Bug 464123

Summary: module reference counting problem with rpc_auth_gss
Product: [Fedora] Fedora Reporter: Enrico Scholz <rh-bugzilla>
Component: nfs-utilsAssignee: Steve Dickson <steved>
Status: CLOSED CURRENTRELEASE QA Contact: Fedora Extras Quality Assurance <extras-qa>
Severity: medium Docs Contact:
Priority: medium    
Version: 9CC: jlayton, kernel-maint, staubach, steved
Target Milestone: ---   
Target Release: ---   
Hardware: All   
OS: Linux   
Fixed In Version: Doc Type: Bug Fix
Doc Text:
Story Points: ---
Clone Of: Environment:
Last Closed: 2009-06-11 09:42:37 EDT Type: ---
Regression: --- Mount Type: ---
Documentation: --- CRM:
Verified Versions: Category: ---
oVirt Team: --- RHEL 7.3 requirements from Atomic Host:
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Description Flags
page allocation failure
while sleep 5; do printf '%s: %s\n' "`date +'%Y%m%d%H%M%S'`" "`lsmod | grep des_generic | awk '{ print $3 }'`"; done
tcpdump -U -s 9999 -w /var/tmp/cardiff.tr host cardiff
reduced tcpdump log
rpc_debug output plus stack dump on each module_get
rpcsec_gss_krb5 refcounter none

Description Enrico Scholz 2008-09-26 08:33:14 EDT
Created attachment 317787 [details]
page allocation failure

Description of problem:

There seems to be a leak in the NFS4 code. After 14 days runtime, some
NFS4 related modules have very high refcounters:

# lsmod
Module                  Size  Used by
des_generic            25216  52736 
cbc                    12160  52736 
rpcsec_gss_krb5        15632  26370 

I get lot of 'page allocation failure. order:1, mode:0x4000' kernel
messages too.

Version-Release number of selected component (if applicable):

(seen with 2.6.25 too)

How reproducible:


Additional info:

There are mounted filesystems from two NFS4 servers with

| exec,nodev,nosuid,rw,sec=krb5i,posix,nointr
| noexec,nodev,nosuid,rw,sec=krb5i,posix,nointr

mount flags.  User credentials expire over night so that /var/log/messages
is cluttered up by thousands of

| WARNING: Failed to create krb5 context for user with uid 505 for server dunster....

Comment 1 Enrico Scholz 2008-09-26 11:47:25 EDT
umounting all NFS4 partitions, stopping the NFS4 server (which exported some dirs) and all the rpc.* daemons, and unloading the 'nfs' module reduces refcounts only a little bit (they are still >50000).  Nevertheless, I am unable to unload the 'nfsd' module as it has still a refcount of 1.
Comment 2 Jeff Layton 2008-09-30 07:11:18 EDT
Adding Steve D...

This sounds somewhat familiar, but I don't recall any specifics. Steve, is this something you've seen?
Comment 3 Jeff Layton 2008-09-30 07:30:22 EDT
While the refcount leaks are almost certainly a bug, I don't see any reason right offhand why the page allocation should have failed in the log output you attached:

Sep 26 09:21:49 ensc-virt kernel: sshd: page allocation failure. order:1, mode:0x4000

...so we have an order=1 allocation, which means we need 2 contiguous pages:

Sep 26 09:21:49 ensc-virt kernel: Node 0 DMA: 9*4kB 13*8kB 5*16kB 17*32kB 10*64kB 7*128kB 2*256kB 2*512kB 0*1024kB 2*2048kB 0*4096kB = 7932kB
Sep 26 09:21:49 ensc-virt kernel: Node 0 DMA32: 21876*4kB 4*8kB 11*16kB 7*32kB 1*64kB 0*128kB 1*256kB 0*512kB 1*1024kB 0*2048kB 0*4096kB = 89280kB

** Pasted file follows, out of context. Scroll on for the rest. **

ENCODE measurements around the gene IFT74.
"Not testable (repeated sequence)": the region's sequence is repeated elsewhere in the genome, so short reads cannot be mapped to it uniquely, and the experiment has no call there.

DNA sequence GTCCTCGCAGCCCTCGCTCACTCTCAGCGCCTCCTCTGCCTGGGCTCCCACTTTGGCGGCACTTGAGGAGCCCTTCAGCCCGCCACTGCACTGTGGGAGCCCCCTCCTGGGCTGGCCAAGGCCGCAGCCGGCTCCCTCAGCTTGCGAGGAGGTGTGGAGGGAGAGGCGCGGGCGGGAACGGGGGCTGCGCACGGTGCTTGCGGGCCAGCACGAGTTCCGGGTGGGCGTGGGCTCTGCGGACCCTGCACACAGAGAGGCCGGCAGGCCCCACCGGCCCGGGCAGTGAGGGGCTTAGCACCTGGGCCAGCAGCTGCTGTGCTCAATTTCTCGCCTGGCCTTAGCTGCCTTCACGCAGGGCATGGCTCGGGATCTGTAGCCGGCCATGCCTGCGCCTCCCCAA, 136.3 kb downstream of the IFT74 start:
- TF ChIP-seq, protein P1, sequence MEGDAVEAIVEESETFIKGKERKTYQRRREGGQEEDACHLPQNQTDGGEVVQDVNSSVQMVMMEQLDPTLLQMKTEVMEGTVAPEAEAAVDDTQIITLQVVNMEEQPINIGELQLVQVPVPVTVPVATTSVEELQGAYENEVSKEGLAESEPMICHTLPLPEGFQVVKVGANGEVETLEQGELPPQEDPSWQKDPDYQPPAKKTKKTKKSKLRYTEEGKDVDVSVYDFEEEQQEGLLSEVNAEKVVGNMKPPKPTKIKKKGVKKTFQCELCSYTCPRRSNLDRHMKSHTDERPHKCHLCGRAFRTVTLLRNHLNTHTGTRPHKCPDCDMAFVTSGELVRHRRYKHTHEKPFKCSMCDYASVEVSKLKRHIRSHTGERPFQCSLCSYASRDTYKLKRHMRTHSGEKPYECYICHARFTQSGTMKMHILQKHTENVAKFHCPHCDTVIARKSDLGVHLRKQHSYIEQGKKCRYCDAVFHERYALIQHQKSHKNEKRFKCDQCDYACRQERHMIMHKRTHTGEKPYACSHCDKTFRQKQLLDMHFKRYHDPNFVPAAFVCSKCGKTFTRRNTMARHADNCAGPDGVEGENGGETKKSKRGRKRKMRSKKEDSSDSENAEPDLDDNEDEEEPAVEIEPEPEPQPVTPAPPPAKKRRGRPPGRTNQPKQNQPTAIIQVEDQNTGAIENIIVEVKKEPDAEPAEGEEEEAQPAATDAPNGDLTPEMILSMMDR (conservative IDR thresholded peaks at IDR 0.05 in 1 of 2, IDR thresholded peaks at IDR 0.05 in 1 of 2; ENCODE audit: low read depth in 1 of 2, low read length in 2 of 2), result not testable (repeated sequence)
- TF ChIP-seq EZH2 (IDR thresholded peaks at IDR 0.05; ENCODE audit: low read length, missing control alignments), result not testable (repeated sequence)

...and the Mem-info output shows that we have a lot of memory free -- there are 13 8k chunks that could be easily be used here. This seems like a bug to me, but maybe I'm misreading it.

It's quite possible that the memory allocation failures are contributing to the module refcount leaks, so I'll have a look at those codepaths.
Comment 4 Jeff Layton 2008-09-30 10:41:28 EDT
I had someone better at VM issues sanity check my thinking on the allocation failures here. His thoughts were that between the allocation failure and the mem-info getting printed out, some pages were freed. So the page allocation errors may not point to a bug per-se.

The refcounts pretty clearly do seem to be a bug though. My guess is that we're occasionally bumping the module reference counts and then not putting those references in some failure codepath. The RPC gssapi code is pretty hairy stuff though, so it's not immediately obvious to me. We'll probably need to come up with a reproducer.

Ideally, we'd be able to get the client into the state where the refcounts start increasing and then figure out some action we can take that makes them predictably go higher. Enrico, when your client does this, are there any particular activities that you can do on the filesystem that always make the module refcounts go higher? i.e. trying to read a file, listing a directory, etc?
Comment 5 Steve Dickson 2008-09-30 11:24:57 EDT
actually I have seen refcount problems with the GSSAPI code....

Question: when the User credentials expire, are they every renewed? If so how?
Comment 6 Enrico Scholz 2008-09-30 13:06:06 EDT
I will run a script which logs number of refcounts over a day or two.  Perhaps this will show a pattern when they begin to increase abnormally.  Else, I see increasing refcounters by normal filesystem operations (ls, quota) but these seem to go down after some time.

Credentials expire around 0200 - 0300 and get renewed around 0900 - 1000 either by logging in over ssh as root[1] and executing "su <user> -c 'kinit'", or through pam/xscreensaver.